Just weeks before the G20 summit, youth delegates from 31 countries have presented their proposals to the German chancellor. During talks, Angela Merkel criticized the lack of international readiness to accept refugees.
If there was ever a selfie opportunity for the 68 delegates at the youth Y20 summit in Berlin on Wednesday, it was that with German Chancellor Angela Merkel.
"When I went to a reception 20 years ago, I talked to people, today I'm only taking photos," the chancellor quipped at the pre-G20 meeting.
But it wasn't all about smart phones and photo ops. After five days of reviewing G20 topics, youth delegates from 31 different countries were on Wednesday able to discuss their proposals with Merkel at the chancellery before officially presenting her with the their position paper.
Top of the agenda for the 18 to 23-year-olds was combating climate change and migration.
Less than a week after US President Donald Trump withdrew the US from the Paris Climate Agreement, the youth delegates called for a reinforcement of commitment to treaties on a local level, as well as increased education addressing the environment.
Sovereignty 'not an excuse'
On the topic of climate treaties, the youth delegates also said participating states should not be able to use sovereignty as an excuse for shying away from implementing the terms of agreements.
Members of the Paris Climate Agreement joined "voluntarily," Merkel responded on Wednesday, "but not all countries are prepared for a neutral institution to take the measurements."
While some governments have rejected the United Nation's control as an invasion of their sovereignty, Merkel said they could not rely solely on national measurements.
"In Germany we have a phrase: 'Do not trust any statistics that you did not fake yourself'," Merkel said, adding that is why "there is still a long way to go."
"Objective data is vital in assessing the implementation of the Paris Agreement," she said.
Closer to home, Merkel also spoke in the long-term of an end to coal usage, adding, however, that a "security of supply and jobs would have to be taken into account."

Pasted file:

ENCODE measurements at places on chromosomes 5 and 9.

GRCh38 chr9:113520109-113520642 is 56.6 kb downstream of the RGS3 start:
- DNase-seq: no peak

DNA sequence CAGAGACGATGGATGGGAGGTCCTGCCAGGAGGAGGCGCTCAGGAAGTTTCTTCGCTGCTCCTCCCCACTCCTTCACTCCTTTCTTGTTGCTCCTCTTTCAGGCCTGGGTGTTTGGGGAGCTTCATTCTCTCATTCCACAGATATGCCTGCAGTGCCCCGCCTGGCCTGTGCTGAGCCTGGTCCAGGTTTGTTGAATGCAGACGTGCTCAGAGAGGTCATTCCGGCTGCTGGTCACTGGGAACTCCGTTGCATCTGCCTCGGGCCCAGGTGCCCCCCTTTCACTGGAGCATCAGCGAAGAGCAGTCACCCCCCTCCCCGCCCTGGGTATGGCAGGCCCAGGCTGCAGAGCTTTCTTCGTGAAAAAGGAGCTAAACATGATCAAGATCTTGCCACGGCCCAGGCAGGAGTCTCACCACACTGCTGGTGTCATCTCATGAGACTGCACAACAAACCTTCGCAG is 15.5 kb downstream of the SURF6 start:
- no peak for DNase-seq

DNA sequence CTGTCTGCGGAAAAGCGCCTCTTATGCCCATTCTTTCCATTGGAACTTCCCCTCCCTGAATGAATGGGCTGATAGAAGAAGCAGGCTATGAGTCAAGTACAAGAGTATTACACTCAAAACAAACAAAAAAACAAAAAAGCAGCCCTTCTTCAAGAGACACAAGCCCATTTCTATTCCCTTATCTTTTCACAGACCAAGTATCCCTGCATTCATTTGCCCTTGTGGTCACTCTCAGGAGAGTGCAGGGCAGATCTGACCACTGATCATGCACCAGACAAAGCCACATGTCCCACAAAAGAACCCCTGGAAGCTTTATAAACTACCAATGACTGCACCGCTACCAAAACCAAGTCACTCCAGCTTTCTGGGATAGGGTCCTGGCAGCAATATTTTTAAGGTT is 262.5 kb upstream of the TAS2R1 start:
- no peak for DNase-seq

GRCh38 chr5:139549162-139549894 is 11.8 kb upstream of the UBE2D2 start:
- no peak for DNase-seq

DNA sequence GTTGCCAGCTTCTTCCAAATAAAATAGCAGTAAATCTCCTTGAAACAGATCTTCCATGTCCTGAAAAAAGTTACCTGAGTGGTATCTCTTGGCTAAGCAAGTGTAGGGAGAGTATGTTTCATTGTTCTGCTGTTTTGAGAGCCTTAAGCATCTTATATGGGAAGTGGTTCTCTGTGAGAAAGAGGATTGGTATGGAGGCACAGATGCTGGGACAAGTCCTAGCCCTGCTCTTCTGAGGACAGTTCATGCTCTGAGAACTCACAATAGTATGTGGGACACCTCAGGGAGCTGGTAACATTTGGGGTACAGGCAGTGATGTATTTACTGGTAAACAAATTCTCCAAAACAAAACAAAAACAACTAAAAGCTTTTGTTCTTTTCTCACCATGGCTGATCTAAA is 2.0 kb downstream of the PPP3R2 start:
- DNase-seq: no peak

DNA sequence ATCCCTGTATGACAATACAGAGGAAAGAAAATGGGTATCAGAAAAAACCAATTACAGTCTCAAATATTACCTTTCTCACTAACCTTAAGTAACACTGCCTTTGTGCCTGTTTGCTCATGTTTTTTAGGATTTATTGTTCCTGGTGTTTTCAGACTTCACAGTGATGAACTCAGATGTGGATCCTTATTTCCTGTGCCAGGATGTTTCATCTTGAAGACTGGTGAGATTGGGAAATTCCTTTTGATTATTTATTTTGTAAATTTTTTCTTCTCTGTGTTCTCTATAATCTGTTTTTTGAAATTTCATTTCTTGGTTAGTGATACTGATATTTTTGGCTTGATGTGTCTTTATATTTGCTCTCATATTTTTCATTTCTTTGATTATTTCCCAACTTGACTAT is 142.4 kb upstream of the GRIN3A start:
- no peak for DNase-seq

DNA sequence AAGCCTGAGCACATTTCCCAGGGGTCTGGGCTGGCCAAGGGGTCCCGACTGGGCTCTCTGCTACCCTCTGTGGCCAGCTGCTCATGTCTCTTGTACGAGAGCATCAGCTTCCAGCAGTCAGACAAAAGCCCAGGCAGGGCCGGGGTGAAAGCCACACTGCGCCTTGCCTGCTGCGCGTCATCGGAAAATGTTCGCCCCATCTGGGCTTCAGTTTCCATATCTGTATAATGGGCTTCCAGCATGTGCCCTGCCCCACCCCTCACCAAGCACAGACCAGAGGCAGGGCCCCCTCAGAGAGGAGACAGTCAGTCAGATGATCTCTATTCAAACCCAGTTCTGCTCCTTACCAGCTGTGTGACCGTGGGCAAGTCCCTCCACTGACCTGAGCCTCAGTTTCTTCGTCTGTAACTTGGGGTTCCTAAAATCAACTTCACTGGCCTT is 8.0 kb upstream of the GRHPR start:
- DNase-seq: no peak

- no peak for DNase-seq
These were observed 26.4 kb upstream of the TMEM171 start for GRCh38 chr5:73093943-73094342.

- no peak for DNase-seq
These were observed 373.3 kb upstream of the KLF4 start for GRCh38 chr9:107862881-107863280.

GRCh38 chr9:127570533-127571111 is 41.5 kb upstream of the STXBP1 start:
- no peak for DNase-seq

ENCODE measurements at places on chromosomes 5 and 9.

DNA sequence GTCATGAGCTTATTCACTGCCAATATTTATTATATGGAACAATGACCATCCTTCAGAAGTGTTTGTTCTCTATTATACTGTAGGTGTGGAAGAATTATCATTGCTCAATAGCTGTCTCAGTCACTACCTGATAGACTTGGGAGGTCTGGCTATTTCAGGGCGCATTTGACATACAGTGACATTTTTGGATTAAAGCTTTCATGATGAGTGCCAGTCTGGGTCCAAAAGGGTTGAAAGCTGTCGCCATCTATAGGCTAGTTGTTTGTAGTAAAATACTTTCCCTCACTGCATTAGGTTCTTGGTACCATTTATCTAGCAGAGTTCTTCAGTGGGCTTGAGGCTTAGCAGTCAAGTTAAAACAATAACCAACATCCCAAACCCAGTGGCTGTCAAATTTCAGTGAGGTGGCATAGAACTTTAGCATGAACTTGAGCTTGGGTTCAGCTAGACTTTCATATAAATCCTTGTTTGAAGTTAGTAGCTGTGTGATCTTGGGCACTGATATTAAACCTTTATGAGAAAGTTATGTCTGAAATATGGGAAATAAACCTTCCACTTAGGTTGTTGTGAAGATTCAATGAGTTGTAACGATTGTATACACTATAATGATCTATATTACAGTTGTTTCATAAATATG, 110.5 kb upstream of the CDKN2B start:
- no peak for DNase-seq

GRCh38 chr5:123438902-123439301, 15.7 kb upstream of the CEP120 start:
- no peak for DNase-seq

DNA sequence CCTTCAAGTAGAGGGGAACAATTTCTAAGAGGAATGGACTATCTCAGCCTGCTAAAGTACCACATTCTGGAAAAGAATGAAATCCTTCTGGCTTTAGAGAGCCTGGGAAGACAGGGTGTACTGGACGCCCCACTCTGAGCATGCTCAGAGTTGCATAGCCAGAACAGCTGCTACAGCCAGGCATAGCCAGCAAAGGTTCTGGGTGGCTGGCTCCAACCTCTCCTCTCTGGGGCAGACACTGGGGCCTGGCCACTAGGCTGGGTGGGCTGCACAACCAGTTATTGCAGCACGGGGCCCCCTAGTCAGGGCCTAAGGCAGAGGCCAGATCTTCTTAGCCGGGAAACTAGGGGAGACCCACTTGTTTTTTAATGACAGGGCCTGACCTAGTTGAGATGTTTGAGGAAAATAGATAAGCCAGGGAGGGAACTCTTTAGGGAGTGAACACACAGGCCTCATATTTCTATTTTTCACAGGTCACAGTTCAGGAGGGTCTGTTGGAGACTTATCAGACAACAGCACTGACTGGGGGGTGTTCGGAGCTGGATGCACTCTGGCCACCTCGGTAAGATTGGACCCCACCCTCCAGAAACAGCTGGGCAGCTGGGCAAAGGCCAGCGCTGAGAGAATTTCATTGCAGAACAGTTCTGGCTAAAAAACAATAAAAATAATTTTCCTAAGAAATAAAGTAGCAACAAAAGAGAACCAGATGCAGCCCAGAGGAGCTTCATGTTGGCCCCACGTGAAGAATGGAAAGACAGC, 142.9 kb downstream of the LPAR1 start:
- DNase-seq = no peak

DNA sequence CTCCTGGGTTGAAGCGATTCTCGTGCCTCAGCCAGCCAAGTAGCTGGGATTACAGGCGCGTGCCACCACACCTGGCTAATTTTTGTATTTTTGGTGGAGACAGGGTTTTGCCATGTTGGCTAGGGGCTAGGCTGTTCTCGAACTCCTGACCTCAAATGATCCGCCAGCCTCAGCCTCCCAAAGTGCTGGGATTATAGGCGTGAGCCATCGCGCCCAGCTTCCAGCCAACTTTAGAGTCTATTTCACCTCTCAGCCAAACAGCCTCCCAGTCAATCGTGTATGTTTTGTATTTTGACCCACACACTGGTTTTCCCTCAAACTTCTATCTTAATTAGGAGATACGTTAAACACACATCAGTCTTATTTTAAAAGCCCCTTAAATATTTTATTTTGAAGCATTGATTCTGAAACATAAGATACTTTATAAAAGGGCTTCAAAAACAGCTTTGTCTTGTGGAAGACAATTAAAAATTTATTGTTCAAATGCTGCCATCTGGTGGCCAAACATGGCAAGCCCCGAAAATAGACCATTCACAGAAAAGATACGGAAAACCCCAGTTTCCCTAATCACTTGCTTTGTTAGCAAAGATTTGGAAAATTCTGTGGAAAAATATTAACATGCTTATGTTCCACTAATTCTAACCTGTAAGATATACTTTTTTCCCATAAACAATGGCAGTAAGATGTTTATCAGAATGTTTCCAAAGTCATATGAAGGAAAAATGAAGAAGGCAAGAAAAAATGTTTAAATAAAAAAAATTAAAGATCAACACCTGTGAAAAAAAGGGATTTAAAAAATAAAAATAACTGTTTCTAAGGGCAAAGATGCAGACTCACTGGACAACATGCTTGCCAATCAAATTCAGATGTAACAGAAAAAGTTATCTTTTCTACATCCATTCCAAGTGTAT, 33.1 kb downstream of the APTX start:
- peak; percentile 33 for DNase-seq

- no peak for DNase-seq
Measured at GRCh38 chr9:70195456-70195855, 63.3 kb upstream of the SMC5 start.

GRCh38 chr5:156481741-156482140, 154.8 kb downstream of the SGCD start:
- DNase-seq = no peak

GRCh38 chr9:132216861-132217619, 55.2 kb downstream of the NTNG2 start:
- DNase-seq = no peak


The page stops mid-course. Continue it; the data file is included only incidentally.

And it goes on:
Migration and displacement
Addressing migration, the youth summit demanded a better fight against causes of asylum seekers fleeing their home countries. Refugees should also have the opportunity to receive education and access to the labor market in the country of their arrival as soon as possible, the delegates said.
"The right to asylum is a human right and must be treated as such."
Responding to the proposal, Merkel criticized the lack of international readiness to accept refugees, adding that it was "very sad that so many countries are so terrified and afraid of other cultures or beliefs."
In the European Union there is also a "sad discussion" about the distribution of refugees. Almost two years on since the refugee crisis caught Europe off guard, many countries, particularly in Eastern Europe, continue oppose the quotas agreed in the EU for the distribution of Syrian refugees.
Other topics addressed by the youth delegates on Wednesday included the global economy and world trade for which they called for more accountability.
In the age of digitalization, the young delegates also called on the G20 states to provide reliable and stable internet infrastructure and to expand digital education.
In an effort to improve the workplace for women, the delegates proposed more flexible work and more investment in childcare.
Chancellor Merkel and newly-appointed Family and Youth Minister Katarina Barley hosted the Y20Germany summit
This proposal was particularly welcomed by Germany's newly-appointed family minister, Katarina Barley, of the center-left Social Democrats.
"There must be more pressure," Barley said, adding that there wasn't only a gender pay gap to be addressed, but also a "gender care gap."
Closing the discussion on Wednesday, Merkel expressed her gratitude for the suggestions, adding that that she would look at the position paper in detail, before submitting it to the G20 summit in Hamburg in July.